New TIM CEO Pietro Labriola has said he is confident a deal will be reached to merge the two largest fibre networks in Italy

After years of heated discussion, it appears that a deal to create a single national fibre in Italy could finally be on the horizon, with TIM CEO Labriola suggesting that a preliminary agreement to merge the company’s fibre assets with those of Open Fiber could be just days away.

“There have been some delays… but stakeholders are interested in carrying out the project, I don’t see problems,” said Labriola at a press briefing on the company’s quarterly results. 

The concept of creating a single, national fibre network in Italy has been in discussion for many years now. The Italian government has typically been a great supporter of the concept, suggesting it will allow for a faster, more efficient rollout, eliminating unnecessary overbuild, and presenting a more economical usage of EU recovery funds. TIM, on the other hand, has previously argued against the move, saying it would not give up control of one of its most valuable assets without getting a controlling stake in the resulting joint venture.

This impasse remained for the last two years, during which a change of national government and the onset of the coronavirus pandemic only served to further complicate the issue.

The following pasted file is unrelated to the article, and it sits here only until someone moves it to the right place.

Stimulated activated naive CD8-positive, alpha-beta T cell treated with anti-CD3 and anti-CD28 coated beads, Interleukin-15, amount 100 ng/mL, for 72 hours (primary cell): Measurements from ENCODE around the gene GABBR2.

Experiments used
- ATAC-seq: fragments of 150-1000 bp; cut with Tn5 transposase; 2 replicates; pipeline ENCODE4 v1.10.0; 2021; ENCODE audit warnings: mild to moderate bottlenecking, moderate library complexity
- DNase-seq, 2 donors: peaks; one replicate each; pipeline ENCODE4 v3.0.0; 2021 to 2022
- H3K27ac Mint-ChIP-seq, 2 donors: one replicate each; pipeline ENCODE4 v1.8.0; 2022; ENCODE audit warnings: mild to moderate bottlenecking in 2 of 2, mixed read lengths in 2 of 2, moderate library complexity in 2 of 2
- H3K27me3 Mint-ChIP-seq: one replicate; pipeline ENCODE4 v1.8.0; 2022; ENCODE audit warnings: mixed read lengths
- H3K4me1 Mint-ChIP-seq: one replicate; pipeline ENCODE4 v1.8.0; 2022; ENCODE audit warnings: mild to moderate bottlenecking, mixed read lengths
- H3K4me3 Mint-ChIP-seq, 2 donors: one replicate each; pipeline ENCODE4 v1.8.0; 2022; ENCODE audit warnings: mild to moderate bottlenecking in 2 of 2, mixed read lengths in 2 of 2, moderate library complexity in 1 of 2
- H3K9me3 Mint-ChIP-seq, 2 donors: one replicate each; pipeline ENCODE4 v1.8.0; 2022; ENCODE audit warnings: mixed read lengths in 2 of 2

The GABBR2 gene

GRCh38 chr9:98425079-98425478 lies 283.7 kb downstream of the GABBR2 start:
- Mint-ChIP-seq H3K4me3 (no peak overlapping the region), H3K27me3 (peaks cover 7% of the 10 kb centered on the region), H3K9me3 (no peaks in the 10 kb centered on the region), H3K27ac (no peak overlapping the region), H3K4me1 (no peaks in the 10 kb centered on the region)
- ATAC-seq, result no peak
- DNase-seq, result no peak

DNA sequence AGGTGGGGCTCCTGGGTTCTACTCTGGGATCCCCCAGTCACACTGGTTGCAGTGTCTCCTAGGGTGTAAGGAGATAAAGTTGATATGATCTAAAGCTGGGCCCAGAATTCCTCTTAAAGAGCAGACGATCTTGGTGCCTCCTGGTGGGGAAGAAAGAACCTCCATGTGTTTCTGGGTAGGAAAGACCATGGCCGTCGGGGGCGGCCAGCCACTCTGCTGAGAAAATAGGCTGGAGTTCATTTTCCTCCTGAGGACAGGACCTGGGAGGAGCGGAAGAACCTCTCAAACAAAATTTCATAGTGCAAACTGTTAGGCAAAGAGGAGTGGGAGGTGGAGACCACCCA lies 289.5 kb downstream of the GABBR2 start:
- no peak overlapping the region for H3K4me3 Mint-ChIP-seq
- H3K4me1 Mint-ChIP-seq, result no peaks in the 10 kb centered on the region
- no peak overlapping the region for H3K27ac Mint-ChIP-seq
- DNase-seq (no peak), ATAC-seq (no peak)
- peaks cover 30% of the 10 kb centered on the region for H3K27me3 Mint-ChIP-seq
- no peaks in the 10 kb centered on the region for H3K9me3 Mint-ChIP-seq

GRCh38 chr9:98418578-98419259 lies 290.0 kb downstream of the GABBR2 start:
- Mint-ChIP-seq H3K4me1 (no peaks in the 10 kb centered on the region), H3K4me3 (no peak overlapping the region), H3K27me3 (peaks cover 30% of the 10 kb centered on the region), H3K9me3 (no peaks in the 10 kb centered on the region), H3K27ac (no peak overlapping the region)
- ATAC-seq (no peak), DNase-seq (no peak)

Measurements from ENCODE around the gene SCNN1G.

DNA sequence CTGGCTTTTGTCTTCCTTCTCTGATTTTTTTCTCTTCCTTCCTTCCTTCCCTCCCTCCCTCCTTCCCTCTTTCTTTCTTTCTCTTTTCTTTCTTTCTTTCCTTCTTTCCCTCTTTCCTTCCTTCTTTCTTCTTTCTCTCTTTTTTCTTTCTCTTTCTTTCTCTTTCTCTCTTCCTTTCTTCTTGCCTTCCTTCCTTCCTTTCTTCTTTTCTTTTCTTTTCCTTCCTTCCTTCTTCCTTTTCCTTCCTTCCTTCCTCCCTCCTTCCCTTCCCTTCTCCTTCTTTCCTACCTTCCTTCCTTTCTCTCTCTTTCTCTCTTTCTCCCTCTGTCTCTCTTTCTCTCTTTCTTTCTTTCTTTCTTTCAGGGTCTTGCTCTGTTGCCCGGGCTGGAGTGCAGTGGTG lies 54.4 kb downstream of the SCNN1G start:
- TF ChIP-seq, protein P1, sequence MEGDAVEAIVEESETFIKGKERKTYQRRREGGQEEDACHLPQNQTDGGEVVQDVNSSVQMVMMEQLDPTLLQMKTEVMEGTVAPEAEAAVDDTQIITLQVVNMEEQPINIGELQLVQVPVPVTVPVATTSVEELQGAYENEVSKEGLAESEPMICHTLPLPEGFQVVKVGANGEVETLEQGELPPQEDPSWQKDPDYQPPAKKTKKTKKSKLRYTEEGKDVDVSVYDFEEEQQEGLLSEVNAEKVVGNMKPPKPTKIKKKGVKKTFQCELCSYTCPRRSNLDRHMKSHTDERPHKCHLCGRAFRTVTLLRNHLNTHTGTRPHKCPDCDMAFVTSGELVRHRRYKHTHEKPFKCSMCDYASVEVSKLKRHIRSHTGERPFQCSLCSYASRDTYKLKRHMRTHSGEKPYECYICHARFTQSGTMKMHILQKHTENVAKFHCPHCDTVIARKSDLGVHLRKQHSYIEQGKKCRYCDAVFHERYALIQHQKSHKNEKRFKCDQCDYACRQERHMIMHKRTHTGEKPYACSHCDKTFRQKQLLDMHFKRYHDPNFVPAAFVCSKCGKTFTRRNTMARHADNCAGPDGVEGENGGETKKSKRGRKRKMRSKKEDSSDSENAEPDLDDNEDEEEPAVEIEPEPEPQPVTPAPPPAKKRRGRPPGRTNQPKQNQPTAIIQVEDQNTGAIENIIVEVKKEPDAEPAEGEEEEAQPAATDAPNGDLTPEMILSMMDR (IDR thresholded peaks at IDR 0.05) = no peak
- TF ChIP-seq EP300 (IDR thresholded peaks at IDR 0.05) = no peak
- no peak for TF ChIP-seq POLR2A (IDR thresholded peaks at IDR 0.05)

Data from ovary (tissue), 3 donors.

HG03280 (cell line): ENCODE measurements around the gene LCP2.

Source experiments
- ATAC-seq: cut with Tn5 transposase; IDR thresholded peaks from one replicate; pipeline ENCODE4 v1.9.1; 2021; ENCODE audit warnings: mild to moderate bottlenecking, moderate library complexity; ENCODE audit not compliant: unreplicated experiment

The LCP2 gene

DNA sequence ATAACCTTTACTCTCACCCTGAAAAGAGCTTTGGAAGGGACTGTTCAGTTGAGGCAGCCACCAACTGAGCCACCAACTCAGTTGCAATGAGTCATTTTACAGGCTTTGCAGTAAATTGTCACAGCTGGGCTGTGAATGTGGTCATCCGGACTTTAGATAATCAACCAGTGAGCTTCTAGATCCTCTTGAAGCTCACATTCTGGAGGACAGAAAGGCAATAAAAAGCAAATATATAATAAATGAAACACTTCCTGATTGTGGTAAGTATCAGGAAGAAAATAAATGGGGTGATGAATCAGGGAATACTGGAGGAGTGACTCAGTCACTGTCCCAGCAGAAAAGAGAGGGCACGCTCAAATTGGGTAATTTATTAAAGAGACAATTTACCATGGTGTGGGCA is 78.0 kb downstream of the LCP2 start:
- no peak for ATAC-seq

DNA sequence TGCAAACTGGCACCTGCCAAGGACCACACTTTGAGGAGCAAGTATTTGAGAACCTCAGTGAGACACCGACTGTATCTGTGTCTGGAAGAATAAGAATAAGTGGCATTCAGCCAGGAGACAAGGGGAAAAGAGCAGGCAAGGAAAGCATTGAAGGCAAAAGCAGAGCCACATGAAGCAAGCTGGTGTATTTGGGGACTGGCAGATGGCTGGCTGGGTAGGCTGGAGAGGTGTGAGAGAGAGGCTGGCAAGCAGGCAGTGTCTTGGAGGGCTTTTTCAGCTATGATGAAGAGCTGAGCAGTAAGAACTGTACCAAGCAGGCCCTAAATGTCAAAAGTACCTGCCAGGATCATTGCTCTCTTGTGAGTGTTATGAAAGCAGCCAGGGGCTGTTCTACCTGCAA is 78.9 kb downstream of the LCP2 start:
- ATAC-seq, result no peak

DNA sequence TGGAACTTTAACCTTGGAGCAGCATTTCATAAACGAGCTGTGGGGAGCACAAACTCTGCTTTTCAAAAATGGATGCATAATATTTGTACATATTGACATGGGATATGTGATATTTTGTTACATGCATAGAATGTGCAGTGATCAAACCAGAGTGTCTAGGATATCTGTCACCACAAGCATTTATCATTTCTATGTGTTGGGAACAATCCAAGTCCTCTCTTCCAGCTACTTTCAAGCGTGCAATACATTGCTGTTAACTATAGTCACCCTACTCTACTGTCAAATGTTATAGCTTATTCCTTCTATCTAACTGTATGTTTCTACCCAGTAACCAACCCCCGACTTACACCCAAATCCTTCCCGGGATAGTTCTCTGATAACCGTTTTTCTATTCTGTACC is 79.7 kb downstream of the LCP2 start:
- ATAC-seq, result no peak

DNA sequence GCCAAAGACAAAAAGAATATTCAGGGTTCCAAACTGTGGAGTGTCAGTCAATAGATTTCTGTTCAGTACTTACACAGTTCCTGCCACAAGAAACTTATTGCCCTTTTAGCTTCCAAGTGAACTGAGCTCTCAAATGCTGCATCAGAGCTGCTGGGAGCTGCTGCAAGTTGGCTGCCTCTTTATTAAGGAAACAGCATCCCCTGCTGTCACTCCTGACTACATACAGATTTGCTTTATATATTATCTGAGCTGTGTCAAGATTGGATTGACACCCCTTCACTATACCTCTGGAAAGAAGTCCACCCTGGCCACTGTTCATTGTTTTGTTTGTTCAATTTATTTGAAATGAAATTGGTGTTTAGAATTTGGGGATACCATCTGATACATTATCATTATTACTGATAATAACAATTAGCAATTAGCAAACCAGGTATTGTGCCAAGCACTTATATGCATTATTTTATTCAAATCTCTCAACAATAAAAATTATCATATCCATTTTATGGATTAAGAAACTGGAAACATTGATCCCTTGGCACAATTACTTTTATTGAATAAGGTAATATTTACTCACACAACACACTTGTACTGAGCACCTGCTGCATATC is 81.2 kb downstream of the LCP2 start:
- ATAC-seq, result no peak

But in November 2021, at a time when TIM’s lacklustre financial performance was coming under fire from shareholders, US investment firm KKR offered to takeover the company for €10.8 billion. This bid spurred the accelerated resignation of TIM’s then-CEO Luigi Gubitosi, subsequently replaced by the previous head of TIM Brasil, Pietro Labriola. 

Labriola brought with him a plan to rejuvenate TIM’s financial position, including separating the infrastructure and service units. This separation would remove a major barrier for the merger of the fibre network unit with Open Fiber, reigniting discussions around the creation of a single network. 

It also sparked wider investor interest in TIM, both for the network and enterprise services arms. British investment firm CVC, for example, quickly submitted a non-binding proposal to TIM for the acquisition of a stake up to 49% in TIM’s enterprise services arm; estimates suggest the bid could be worth up to €5 billion.

Formal discussions with the Cassa Depositi e Prestiti (CDP), the state investment bank that holds a 10% stake in TIM and a 60% stake in Open Fiber, began last month. Around the same time, TIM officially broke off the takeover discussions with KKR, though noted that the firm could still be involved in the single network discussions. 

KKR already owns 37.5% of TIM’s ‘last mile’ fibre unit, FiberCop. 

Any deal that could see new investment flowing into TIM cannot come soon enough. Earlier this year, TIM reported a net loss of €8.4 billion for 2021, citing falling profits in its highly competitive home market. 

Late last month, TIM was reportedly in negotiations with a pool of banks, including UniCredit, BNP Paribas, Credit Agricole, and Santander, seeking to raise €3 billion in financing. According to reports, up to 80% of this total would be guaranteed by state insurer, SACE.


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